Debutants stumble in crowded house

Business | Avery Chen and Bloomberg 17 Jan 2020

Hong Kong's initial public offering market is going through a busy week, with 17 companies starting trading in the city. However, most of them fell after their stock market debuts.

Seven companies began trading on the mainboard yesterday, but only three of them closed higher than their offer prices.

Among them, the highest-profile new stock is Chinese TV drama producer Values Cultural Investment (1740), which received an oversubscription of 1,212 times in the retail portion of its IPO. Share of Values Cultural closed at HK$0.70 in its market debut, 40 percent higher than its offer price, with a market turnover of HK$488 million.

Although mainland property developer Huijing Holdings (9968) is supported by veteran investor Jim Rogers, its shares only rose 1.04 percent to HK$1.95 yesterday. Rogers attended the listing ceremony of Huijing as an honorary advisor yesterday. When asked about Hong Kong's competitiveness, he said Hong Kong is a very attractive market for international investors at the moment as the Chinese market has not yet opened. If Shanghai opens, it will be much more competitive than Hong Kong.

Another new debutant, Shanghai Gench Education (1525), a private university operator, rose 12.6 percent to HK$6.81 yesterday.

The worst performer among the seven new stocks was marketing company Activation Group (9919), whose shares fell 22.28 percent to HK$1.57.

In addition, three companies will begin trading on the mainboard today, but all of them fell in the gray market last night.

Chinese online tour guide provider Lvji Technology (1745), whose retail portion was 83.66 times oversubscribed, slumped 15.09 percent to HK$1.80 in the Bright Smart gray market.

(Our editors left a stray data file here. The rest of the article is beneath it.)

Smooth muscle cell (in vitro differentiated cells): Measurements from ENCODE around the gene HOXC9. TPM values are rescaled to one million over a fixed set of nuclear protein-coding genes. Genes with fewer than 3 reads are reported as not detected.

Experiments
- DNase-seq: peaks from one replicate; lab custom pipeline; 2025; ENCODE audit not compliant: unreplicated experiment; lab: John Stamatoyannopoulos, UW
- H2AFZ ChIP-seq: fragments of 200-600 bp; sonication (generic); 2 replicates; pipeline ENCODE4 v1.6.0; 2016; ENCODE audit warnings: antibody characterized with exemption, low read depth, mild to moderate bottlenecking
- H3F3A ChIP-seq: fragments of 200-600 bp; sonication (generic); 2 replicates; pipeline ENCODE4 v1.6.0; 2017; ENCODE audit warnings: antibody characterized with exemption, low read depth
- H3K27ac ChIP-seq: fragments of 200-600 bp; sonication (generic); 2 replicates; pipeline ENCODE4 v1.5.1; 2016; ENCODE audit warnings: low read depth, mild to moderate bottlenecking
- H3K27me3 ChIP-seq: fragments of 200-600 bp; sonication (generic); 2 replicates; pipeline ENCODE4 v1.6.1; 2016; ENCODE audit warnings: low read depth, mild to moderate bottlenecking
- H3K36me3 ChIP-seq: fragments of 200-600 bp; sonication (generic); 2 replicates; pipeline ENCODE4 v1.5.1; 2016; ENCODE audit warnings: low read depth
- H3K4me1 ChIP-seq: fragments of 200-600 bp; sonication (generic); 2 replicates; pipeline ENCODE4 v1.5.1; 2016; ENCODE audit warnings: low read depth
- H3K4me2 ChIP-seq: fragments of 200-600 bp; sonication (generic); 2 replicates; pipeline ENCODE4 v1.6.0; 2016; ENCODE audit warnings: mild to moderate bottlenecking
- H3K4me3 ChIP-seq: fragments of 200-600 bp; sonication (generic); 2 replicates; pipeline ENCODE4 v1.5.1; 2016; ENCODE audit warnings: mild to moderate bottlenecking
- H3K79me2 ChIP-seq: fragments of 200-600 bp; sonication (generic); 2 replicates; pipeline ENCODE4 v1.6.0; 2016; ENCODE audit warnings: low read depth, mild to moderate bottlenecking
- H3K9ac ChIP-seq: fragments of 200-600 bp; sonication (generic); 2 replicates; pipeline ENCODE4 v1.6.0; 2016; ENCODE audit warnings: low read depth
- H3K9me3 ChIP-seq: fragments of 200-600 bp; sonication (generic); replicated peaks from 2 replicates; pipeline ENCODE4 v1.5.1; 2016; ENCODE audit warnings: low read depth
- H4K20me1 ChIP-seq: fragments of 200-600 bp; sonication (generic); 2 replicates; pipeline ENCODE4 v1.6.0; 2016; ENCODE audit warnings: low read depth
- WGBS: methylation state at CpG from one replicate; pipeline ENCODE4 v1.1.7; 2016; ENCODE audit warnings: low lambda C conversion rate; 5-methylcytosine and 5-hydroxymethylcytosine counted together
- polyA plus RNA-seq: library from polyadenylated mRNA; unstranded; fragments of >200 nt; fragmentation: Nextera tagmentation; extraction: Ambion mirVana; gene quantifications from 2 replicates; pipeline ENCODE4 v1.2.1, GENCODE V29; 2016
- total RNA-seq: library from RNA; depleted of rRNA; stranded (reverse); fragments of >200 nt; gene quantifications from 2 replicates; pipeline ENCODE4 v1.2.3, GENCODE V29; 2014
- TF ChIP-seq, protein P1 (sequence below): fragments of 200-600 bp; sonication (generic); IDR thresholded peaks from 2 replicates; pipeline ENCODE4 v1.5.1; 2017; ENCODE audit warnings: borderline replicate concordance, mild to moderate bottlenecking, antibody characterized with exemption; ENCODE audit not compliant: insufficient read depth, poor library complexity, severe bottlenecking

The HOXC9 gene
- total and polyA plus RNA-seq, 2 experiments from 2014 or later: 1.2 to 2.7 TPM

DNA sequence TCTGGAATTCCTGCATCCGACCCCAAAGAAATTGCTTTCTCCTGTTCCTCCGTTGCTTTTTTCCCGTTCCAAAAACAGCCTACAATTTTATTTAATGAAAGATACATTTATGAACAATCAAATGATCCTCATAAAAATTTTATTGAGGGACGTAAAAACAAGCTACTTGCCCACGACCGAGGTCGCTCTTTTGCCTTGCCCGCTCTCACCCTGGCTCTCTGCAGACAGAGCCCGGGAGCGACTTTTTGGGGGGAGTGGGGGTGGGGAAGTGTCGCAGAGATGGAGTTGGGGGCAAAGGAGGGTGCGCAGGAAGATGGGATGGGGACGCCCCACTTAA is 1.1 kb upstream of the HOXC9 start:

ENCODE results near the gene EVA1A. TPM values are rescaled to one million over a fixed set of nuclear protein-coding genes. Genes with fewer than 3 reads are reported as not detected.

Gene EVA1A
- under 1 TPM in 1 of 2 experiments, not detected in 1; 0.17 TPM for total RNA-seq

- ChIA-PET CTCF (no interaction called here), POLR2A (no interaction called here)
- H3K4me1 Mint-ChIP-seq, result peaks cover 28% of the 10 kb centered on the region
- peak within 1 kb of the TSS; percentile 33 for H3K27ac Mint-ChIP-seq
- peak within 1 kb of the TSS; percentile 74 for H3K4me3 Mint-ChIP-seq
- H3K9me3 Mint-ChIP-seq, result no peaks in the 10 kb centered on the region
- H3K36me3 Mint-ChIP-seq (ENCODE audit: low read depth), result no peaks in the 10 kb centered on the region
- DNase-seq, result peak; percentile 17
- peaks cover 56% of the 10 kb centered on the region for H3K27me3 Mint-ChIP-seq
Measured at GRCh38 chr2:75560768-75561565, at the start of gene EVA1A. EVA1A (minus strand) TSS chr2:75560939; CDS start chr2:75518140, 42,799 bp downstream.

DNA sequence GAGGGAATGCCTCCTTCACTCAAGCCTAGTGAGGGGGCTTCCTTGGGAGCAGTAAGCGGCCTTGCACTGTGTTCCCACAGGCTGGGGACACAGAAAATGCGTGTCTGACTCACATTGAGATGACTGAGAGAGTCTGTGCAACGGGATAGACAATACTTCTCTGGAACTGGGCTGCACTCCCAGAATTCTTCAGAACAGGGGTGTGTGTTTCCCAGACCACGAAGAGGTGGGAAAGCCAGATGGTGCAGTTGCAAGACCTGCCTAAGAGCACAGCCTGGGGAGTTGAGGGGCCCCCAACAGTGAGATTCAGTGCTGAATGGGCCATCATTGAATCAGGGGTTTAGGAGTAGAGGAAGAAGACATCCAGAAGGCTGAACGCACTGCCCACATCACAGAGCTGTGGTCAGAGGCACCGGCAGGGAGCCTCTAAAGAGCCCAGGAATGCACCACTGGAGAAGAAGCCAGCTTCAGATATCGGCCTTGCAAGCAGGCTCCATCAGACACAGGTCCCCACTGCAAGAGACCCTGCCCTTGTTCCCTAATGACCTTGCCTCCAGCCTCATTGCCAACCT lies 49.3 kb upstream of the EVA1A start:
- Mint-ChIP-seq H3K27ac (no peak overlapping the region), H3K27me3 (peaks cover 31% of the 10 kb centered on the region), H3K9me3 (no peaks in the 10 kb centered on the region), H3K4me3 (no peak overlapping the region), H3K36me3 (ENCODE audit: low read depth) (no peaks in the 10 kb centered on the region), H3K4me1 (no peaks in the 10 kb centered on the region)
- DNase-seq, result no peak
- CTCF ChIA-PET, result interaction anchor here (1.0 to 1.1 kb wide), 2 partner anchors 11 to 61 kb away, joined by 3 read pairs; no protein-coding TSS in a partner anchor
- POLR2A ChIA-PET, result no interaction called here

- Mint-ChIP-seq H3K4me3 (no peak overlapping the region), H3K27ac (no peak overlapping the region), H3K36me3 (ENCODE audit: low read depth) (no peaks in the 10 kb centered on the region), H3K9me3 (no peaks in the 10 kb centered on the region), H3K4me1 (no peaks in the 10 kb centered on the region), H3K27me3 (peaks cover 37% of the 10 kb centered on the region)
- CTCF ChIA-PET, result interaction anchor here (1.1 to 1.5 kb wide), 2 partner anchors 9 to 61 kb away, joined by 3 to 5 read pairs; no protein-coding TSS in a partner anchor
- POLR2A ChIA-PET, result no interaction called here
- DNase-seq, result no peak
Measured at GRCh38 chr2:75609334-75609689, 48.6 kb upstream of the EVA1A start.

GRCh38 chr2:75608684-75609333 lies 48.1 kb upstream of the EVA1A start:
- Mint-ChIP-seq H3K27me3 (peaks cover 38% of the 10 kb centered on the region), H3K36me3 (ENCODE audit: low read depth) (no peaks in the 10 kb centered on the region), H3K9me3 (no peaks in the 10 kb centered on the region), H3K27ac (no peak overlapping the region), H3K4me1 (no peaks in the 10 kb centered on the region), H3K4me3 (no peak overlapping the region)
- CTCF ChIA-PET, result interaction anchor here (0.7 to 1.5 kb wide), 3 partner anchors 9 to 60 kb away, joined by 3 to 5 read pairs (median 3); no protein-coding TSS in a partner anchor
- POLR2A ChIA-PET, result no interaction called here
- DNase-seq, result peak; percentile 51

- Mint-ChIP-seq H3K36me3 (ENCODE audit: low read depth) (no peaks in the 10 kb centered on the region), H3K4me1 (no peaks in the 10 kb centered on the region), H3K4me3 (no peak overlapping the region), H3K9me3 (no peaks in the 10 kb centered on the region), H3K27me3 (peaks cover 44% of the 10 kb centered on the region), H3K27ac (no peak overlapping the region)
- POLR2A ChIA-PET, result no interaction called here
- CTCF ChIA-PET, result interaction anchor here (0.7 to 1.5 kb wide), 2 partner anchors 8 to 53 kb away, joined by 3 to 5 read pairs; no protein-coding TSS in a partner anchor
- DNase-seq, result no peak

JiaChen (1937), manufacturer and seller of access flooring products, plummeted 27.36 percent to HK$0.385, while facade works contractor Wah Wo (9938) slid 1 percent to HK$0.495.

The Hong Kong stock market continued to show the world that it's built on strong foundations and continues to attract some of the best companies around the world, said Charles Li Xiaojia, chief executive of Hong Kong Exchanges and Clearing (0388).

About HK$312.9 billion was raised from 183 new listings in 2019, enough to push Hong Kong's IPO fundraising market into first place worldwide, which reflects a strong vote of confidence in Hong Kong's financial markets, he added.

"Our city has proven time and again that it is capable of reinvention, even thriving when people pull together for a common goal," he said.

Separately, Chinese ride-hailing startup Dida Chuxing is seeking to raise as much as US$300 million (HK$2.34 billion) and is considering an initial public offering, escalating competition against larger rival Didi Chuxing, Bloomberg reported. IDG Capital-backed Dida has mulled floating on exchanges in mainland China or Hong Kong but prefers the latter, the source said.

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